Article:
Brad Williamson

The current COVID-19 pandemic will leave a lasting impact on the nation and throughout state and local communities.  Those who are forward looking can begin to anticipate the structural changes required to not only survive but to reemerge ready to execute business within the new paradigm.

This Black Swan event will compel a reevaluation of how many industries operate, forcing new thinking, and undoubtedly ushering in new ways of doing business for many.  It could eliminate some industries altogether, and accelerate the rapid transition of others to more distributed, less manpower intensive operations.

At a national level, we must reevaluate critical supply chains, first by having a sober assessment of the critical products and processes we previously sacrificed on the altar of efficiency to determine which are truly critical for national security in the largest possible sense.  Then, we must apply the proper resources to secure these materials and supply chains for the future.  This includes the crucial elemental materials and niche industries which were previously not linked to national security.  

Virginia, and specifically Hampton Roads, is blessed with a combination of four factors that have buoyed it during previous economic downturns and that will again serve it well in rebounding from the current crisis:
-Large and stable Government and Military facilities that will continue to employ thousands in the area with reliable incomes, and in turn provide jobs for many local community members who provide them support.
-Diverse defense contractors that will continue to receive contracts to support military construction, platforms, support, and maintenance requirements.
​-A significant number of military and government retirees whose pensions will continue to flow post COVID-19; a significant factor in spurring a rebound in retail spending.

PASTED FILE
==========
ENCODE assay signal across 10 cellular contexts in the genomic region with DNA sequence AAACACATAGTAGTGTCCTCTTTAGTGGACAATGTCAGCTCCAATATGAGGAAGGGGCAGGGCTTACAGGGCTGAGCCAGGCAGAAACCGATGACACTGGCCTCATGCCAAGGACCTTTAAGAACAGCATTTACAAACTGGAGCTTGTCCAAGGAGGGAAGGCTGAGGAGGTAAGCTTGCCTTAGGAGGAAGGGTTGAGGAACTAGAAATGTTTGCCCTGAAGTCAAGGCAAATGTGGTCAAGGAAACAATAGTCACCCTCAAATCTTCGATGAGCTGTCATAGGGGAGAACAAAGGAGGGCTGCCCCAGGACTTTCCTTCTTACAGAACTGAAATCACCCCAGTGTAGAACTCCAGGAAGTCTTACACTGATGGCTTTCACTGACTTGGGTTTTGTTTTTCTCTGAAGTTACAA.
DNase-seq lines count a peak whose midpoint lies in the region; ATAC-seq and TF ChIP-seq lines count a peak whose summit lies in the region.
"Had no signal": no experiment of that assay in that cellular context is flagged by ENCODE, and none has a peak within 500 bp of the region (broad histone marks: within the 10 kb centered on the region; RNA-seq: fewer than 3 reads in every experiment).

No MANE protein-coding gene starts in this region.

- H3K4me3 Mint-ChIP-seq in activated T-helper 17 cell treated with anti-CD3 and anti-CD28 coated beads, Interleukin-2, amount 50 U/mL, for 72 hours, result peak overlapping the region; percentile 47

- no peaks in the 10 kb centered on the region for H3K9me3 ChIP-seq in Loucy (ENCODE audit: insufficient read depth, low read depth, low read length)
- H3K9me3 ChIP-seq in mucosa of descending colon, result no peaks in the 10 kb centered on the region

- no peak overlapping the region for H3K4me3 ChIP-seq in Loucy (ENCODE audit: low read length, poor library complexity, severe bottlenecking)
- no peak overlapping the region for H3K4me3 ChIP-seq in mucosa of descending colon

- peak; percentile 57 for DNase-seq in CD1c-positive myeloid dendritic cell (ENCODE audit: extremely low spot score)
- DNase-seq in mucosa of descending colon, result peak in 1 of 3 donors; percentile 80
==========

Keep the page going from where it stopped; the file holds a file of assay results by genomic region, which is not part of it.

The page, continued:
-The Port of Virginia and its geographic location as the entry/exit point for much of the nation's traded goods.

This should not, however, allow local leaders to become complacent that a strong economic rebound is a given.  There are several factors that will work against the area as well:
-Many areas such as the Historic Triangle (Jamestown, Williamsburg, Yorktown) and Virginia Beach are largely dependent on travel and tourism dollars.  The same is true for conference centers in Hampton, Norfolk, and Virginia Beach.  I believe we can help mitigate this impact by coalescing behind the launch of the "Visit THE 757" website when conditions warrant it later this year; more on that in a future post.
-Many small businesses operating in Hampton Roads, specifically those in Service Industries like restaurants and other retail shops, may close permanently or be slow to reopen despite federal and state actions to support them.
-Organizations and businesses that by nature aggregate people as a matter of course may face total upheaval.  Some will face nationwide or global restructuring or replacement.  This could include dramatic changes to how schools, universities, theaters, sporting venues, public transportation, air travel, the cruise industry, medical facilities, and nursing care centers operate.  It is hard to imagine any of these going back to "business as usual" when the threat of future outbreaks of new origin are possible.  As a point of reference, the world has witnessed SARS, MERS, H1N1, Ebola, and now COVID-19 all in the past 18 years, Mandated government changes to regulations impacting these organizations and businesses will undoubtedly be shaped by the results of those executed in response to today's pandemic.